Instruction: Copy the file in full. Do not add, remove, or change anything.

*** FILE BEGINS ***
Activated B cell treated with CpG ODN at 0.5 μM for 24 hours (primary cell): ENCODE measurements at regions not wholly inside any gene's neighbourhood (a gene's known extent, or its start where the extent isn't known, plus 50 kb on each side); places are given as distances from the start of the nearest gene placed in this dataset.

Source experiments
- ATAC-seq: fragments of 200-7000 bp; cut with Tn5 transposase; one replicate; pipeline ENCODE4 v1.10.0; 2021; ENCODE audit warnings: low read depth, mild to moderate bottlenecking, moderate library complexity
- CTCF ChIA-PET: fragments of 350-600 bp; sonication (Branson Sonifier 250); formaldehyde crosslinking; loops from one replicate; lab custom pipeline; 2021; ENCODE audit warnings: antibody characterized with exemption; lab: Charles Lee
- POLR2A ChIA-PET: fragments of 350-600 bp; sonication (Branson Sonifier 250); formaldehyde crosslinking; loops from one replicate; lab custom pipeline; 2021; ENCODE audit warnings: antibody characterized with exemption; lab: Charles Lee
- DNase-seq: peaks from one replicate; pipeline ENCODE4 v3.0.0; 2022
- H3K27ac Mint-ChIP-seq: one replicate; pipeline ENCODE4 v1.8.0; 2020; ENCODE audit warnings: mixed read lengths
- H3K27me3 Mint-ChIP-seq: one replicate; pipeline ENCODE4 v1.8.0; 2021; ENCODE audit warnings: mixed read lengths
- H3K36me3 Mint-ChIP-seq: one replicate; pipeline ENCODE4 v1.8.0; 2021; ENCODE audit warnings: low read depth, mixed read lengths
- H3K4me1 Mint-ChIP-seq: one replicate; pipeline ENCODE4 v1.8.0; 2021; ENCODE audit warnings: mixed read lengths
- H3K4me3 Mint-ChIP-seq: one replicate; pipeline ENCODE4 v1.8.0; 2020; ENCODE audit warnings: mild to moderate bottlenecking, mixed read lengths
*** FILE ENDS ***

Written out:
Activated B cell treated with CpG ODN at 0.5 μM for 24 hours (primary cell): ENCODE measurements at regions not wholly inside any gene's neighbourhood (a gene's known extent, or its start where the extent isn't known, plus 50 kb on each side); places are given as distances from the start of the nearest gene placed in this dataset.

Source experiments
- ATAC-seq: fragments of 200-7000 bp; cut with Tn5 transposase; one replicate; pipeline ENCODE4 v1.10.0; 2021; ENCODE audit warnings: low read depth, mild to moderate bottlenecking, moderate library complexity
- CTCF ChIA-PET: fragments of 350-600 bp; sonication (Branson Sonifier 250); formaldehyde crosslinking; loops from one replicate; lab custom pipeline; 2021; ENCODE audit warnings: antibody characterized with exemption; lab: Charles Lee
- POLR2A ChIA-PET: fragments of 350-600 bp; sonication (Branson Sonifier 250); formaldehyde crosslinking; loops from one replicate; lab custom pipeline; 2021; ENCODE audit warnings: antibody characterized with exemption; lab: Charles Lee
- DNase-seq: peaks from one replicate; pipeline ENCODE4 v3.0.0; 2022
- H3K27ac Mint-ChIP-seq: one replicate; pipeline ENCODE4 v1.8.0; 2020; ENCODE audit warnings: mixed read lengths
- H3K27me3 Mint-ChIP-seq: one replicate; pipeline ENCODE4 v1.8.0; 2021; ENCODE audit warnings: mixed read lengths
- H3K36me3 Mint-ChIP-seq: one replicate; pipeline ENCODE4 v1.8.0; 2021; ENCODE audit warnings: low read depth, mixed read lengths
- H3K4me1 Mint-ChIP-seq: one replicate; pipeline ENCODE4 v1.8.0; 2021; ENCODE audit warnings: mixed read lengths
- H3K4me3 Mint-ChIP-seq: one replicate; pipeline ENCODE4 v1.8.0; 2020; ENCODE audit warnings: mild to moderate bottlenecking, mixed read lengths